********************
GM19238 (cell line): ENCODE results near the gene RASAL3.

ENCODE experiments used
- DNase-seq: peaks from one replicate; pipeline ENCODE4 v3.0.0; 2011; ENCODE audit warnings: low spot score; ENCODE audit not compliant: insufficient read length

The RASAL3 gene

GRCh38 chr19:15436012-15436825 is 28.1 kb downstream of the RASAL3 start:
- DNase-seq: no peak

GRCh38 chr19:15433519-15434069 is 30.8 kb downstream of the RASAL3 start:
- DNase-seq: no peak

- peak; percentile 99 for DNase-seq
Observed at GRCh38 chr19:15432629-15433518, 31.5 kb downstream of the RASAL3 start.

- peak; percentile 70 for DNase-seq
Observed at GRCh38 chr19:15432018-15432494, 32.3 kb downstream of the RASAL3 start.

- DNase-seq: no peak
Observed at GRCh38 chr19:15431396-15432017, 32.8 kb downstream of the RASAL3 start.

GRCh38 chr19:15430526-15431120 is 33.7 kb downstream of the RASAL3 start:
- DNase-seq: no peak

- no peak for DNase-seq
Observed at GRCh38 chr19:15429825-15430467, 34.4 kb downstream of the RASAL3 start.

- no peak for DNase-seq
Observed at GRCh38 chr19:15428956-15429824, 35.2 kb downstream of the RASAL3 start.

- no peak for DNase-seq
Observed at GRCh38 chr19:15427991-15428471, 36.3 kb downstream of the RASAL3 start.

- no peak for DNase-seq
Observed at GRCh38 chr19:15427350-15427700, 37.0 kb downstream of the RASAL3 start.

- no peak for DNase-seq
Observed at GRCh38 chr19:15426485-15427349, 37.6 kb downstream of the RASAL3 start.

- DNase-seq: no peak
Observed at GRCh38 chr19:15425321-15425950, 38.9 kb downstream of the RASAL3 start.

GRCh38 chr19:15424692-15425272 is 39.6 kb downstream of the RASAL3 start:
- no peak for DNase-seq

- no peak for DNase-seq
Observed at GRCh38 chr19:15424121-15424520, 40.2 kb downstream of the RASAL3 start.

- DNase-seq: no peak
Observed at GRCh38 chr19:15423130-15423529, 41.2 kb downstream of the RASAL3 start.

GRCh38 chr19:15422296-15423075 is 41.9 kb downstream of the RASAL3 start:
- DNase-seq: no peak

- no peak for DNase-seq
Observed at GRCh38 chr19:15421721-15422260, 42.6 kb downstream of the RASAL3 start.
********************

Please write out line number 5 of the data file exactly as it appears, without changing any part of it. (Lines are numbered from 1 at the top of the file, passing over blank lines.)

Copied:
GRCh38 chr19:15436012-15436825 is 28.1 kb downstream of the RASAL3 start: